Give me your ears and mind!
The spoken word is lost
If your heart and mind can't hear it.
Words can come to ear
Like blowing wind, and neither
Stop nor remain, just passing,
By, like fleeting time,
If hearts and minds aren't awake,

Aren't ready and willing to receive them. (Chretien (1) 150-62)

What is also significant about Chretien's presentation of the Arthurian court is that he does not portray a "truly" chivalric world where the knights are mainly motivated by noble reasons. Even though the knights help each other, it is also worth remembering that Chretien is far more interested in the insinuated rather than the obvious. Correspondingly, Owen states that "[a]lthough [Chretien] presents us with some delightful portraits, [...] one feels that he enjoyed manipulating and toying with them" (xv). Thus, as Owen argues further, it is not always easy to understand "when he is keeping a straight face when the shadow of a smile is playing round his lips" (xvi). Hence, it is not surprising that Chretien portrays the Arthurian court as a place in which the knights are striving against one another to be able to attain fame, which is evident in the way Yvain departs days before King Arthur and his knights are able to set out on their journey to Brocelande forest to fight the lord of the Fountain, lest any other knight other than himself may avenge Calgrenant's shame. Reaching the forest, Yvain mortally wounds the lord of the Fountain, yet he chooses to follow the wounded lord escaping to his castle because Yvain does not want to return home without the proof that will convince the other knights in the Arthurian court of his victory. Obviously, Yvain's identity codes are deeply rooted in his chivalric self at this moment; therefore, he is not able to tolerate any signs of failure. Similar to Yvain's problematic position as a knightly figure, his interpretation of love is also problematic in that he cannot fulfil the demands of a true courtly lover. Put in a desperate position due to the death of her husband, Laudine is driven by the desire to protect her land and castle, so she accepts Yvain as her suitor and lord. Yvain, on the other hand, gets the hand of Laudine with the help of Lunette, as she is the one who convinces her lady to marry Yvain. At this stage Yvain has illusions about himself, and he is untutored in the art of love which is obvious in the way he philosophises about love but cannot put his mind and heart into it completely; otherwise, he would be able to keep the promise that he gave to Laudine.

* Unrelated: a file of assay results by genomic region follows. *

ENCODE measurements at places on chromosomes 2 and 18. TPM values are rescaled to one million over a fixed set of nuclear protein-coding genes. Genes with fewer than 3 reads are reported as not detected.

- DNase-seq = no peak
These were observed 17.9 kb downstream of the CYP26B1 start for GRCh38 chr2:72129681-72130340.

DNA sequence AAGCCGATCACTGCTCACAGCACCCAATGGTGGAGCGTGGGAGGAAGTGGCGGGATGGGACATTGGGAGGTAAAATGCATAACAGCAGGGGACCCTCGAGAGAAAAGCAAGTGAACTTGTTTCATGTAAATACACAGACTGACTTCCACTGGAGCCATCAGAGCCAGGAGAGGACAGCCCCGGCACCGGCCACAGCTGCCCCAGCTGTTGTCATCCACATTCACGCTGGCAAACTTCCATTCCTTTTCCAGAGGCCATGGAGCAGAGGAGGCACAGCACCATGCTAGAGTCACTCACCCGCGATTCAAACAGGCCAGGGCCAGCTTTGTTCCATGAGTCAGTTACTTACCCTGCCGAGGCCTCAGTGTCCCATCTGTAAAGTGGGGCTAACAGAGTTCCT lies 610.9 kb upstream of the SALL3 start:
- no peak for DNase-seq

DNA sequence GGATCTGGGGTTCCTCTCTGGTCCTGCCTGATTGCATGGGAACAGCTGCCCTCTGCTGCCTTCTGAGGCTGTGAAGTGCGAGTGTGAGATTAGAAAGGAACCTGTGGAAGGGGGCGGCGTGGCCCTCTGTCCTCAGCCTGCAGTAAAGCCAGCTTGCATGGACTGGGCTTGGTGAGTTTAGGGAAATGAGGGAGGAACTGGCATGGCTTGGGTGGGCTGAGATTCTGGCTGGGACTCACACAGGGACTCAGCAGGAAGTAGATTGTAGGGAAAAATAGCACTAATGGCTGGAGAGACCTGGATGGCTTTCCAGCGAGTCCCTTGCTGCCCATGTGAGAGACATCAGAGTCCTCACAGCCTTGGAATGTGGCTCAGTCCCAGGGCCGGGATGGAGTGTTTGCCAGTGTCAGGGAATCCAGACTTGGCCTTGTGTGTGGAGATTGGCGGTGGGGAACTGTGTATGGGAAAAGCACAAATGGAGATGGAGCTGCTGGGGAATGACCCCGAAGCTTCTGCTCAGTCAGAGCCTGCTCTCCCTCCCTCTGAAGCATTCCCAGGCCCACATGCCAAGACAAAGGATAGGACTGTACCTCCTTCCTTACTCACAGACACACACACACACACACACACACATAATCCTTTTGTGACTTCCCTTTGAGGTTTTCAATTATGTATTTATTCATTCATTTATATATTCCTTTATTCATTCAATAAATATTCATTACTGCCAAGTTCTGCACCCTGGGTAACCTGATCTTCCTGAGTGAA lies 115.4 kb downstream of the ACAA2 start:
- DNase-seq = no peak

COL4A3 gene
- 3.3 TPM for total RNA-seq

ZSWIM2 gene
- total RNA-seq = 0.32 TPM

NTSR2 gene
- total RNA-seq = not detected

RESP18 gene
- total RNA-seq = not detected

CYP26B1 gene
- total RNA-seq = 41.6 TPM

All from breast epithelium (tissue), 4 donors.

"With you, so I think of nothing
Else, so I surrender completely
To you, so I love you more
Than myself, so I'm ready to live
Or die, exactly as you choose."
"And would you dare defend
My spring, defend it for me?"
"Oh lady, against the world!"
"Then know: we have come together". (Chretien 2028-35)